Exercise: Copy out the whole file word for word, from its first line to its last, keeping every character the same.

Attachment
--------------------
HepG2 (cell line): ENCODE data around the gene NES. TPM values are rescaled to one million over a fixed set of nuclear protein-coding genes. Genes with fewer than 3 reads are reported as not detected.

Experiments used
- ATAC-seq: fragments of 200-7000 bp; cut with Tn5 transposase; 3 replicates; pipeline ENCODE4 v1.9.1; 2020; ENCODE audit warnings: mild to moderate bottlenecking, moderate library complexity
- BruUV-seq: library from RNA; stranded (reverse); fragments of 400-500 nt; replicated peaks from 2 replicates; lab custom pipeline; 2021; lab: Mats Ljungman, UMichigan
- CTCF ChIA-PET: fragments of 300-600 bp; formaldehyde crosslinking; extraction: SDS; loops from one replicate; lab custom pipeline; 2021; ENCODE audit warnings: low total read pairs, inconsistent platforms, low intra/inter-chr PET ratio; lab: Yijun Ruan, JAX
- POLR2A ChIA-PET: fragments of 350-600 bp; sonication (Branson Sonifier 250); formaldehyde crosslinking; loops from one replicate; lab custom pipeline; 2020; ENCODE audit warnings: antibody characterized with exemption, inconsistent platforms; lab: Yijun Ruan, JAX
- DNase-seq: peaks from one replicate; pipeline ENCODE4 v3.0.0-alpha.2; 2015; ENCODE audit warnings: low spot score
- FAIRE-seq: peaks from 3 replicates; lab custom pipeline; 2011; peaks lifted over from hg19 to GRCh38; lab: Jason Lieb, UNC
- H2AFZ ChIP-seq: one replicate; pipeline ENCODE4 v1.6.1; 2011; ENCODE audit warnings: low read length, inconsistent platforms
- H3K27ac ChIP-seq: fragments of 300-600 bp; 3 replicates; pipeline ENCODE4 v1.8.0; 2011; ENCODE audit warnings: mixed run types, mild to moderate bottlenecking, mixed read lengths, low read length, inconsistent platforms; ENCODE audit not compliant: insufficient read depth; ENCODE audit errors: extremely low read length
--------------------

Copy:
HepG2 (cell line): ENCODE data around the gene NES. TPM values are rescaled to one million over a fixed set of nuclear protein-coding genes. Genes with fewer than 3 reads are reported as not detected.

Experiments used
- ATAC-seq: fragments of 200-7000 bp; cut with Tn5 transposase; 3 replicates; pipeline ENCODE4 v1.9.1; 2020; ENCODE audit warnings: mild to moderate bottlenecking, moderate library complexity
- BruUV-seq: library from RNA; stranded (reverse); fragments of 400-500 nt; replicated peaks from 2 replicates; lab custom pipeline; 2021; lab: Mats Ljungman, UMichigan
- CTCF ChIA-PET: fragments of 300-600 bp; formaldehyde crosslinking; extraction: SDS; loops from one replicate; lab custom pipeline; 2021; ENCODE audit warnings: low total read pairs, inconsistent platforms, low intra/inter-chr PET ratio; lab: Yijun Ruan, JAX
- POLR2A ChIA-PET: fragments of 350-600 bp; sonication (Branson Sonifier 250); formaldehyde crosslinking; loops from one replicate; lab custom pipeline; 2020; ENCODE audit warnings: antibody characterized with exemption, inconsistent platforms; lab: Yijun Ruan, JAX
- DNase-seq: peaks from one replicate; pipeline ENCODE4 v3.0.0-alpha.2; 2015; ENCODE audit warnings: low spot score
- FAIRE-seq: peaks from 3 replicates; lab custom pipeline; 2011; peaks lifted over from hg19 to GRCh38; lab: Jason Lieb, UNC
- H2AFZ ChIP-seq: one replicate; pipeline ENCODE4 v1.6.1; 2011; ENCODE audit warnings: low read length, inconsistent platforms
- H3K27ac ChIP-seq: fragments of 300-600 bp; 3 replicates; pipeline ENCODE4 v1.8.0; 2011; ENCODE audit warnings: mixed run types, mild to moderate bottlenecking, mixed read lengths, low read length, inconsistent platforms; ENCODE audit not compliant: insufficient read depth; ENCODE audit errors: extremely low read length